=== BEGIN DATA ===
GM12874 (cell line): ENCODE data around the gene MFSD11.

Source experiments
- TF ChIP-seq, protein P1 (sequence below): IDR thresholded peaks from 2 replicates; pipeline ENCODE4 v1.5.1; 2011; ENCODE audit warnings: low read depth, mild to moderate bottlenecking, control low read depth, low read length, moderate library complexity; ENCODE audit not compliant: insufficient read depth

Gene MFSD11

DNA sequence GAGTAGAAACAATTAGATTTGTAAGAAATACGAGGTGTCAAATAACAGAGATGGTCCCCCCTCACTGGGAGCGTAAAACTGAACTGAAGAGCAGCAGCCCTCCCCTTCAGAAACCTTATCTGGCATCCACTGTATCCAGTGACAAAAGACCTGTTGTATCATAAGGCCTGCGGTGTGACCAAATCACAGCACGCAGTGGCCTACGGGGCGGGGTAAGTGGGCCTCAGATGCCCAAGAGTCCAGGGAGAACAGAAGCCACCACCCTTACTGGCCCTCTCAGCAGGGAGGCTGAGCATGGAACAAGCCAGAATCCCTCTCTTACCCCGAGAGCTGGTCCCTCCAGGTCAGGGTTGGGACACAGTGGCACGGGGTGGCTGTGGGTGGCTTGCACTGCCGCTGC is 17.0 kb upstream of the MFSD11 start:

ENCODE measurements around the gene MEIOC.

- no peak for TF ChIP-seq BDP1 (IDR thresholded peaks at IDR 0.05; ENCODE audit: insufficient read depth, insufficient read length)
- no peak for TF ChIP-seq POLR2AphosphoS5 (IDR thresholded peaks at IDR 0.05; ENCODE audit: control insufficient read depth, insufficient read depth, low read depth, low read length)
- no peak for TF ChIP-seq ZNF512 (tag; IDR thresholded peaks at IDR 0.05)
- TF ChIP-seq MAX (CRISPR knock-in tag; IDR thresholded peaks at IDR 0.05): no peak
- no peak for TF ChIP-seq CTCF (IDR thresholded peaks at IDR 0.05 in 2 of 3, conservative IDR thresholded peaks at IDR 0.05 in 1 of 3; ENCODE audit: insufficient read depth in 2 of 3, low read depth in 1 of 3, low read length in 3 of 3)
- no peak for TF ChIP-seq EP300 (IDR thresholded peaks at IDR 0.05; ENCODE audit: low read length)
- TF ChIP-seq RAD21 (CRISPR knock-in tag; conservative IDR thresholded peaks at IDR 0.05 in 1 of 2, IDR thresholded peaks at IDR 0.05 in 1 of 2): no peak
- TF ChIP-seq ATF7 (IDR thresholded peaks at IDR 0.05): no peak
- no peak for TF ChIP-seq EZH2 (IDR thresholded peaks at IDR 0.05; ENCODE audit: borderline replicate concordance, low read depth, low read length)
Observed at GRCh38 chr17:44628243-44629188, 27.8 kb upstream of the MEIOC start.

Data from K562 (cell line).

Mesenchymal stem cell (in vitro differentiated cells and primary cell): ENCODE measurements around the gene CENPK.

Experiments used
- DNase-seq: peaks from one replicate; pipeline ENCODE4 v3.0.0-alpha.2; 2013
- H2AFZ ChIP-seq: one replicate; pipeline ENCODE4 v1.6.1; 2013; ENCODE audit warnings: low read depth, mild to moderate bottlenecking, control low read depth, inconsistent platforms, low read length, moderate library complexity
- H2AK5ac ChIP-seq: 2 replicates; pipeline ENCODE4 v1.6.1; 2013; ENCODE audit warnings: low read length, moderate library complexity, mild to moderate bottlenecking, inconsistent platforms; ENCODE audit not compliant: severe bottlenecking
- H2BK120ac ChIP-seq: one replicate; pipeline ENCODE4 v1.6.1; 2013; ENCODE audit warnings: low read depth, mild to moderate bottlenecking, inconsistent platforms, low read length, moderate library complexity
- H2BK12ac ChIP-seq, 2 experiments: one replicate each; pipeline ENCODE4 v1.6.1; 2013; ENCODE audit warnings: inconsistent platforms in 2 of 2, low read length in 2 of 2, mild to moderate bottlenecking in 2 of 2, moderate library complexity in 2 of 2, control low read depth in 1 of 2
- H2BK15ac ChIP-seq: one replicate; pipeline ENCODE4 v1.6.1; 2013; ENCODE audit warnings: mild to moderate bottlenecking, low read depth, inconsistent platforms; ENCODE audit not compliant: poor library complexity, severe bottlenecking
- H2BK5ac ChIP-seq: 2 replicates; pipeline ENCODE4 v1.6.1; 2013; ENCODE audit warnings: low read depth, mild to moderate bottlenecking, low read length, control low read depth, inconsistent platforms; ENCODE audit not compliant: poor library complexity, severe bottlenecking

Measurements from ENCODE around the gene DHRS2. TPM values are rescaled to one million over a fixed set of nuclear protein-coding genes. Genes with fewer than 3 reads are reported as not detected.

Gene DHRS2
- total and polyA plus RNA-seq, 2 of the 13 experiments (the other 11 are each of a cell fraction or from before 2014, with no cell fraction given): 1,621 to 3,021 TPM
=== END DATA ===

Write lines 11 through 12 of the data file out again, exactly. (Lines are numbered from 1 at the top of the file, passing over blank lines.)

- no peak for TF ChIP-seq CTCF (IDR thresholded peaks at IDR 0.05 in 2 of 3, conservative IDR thresholded peaks at IDR 0.05 in 1 of 3; ENCODE audit: insufficient read depth in 2 of 3, low read depth in 1 of 3, low read length in 3 of 3)
- no peak for TF ChIP-seq EP300 (IDR thresholded peaks at IDR 0.05; ENCODE audit: low read length)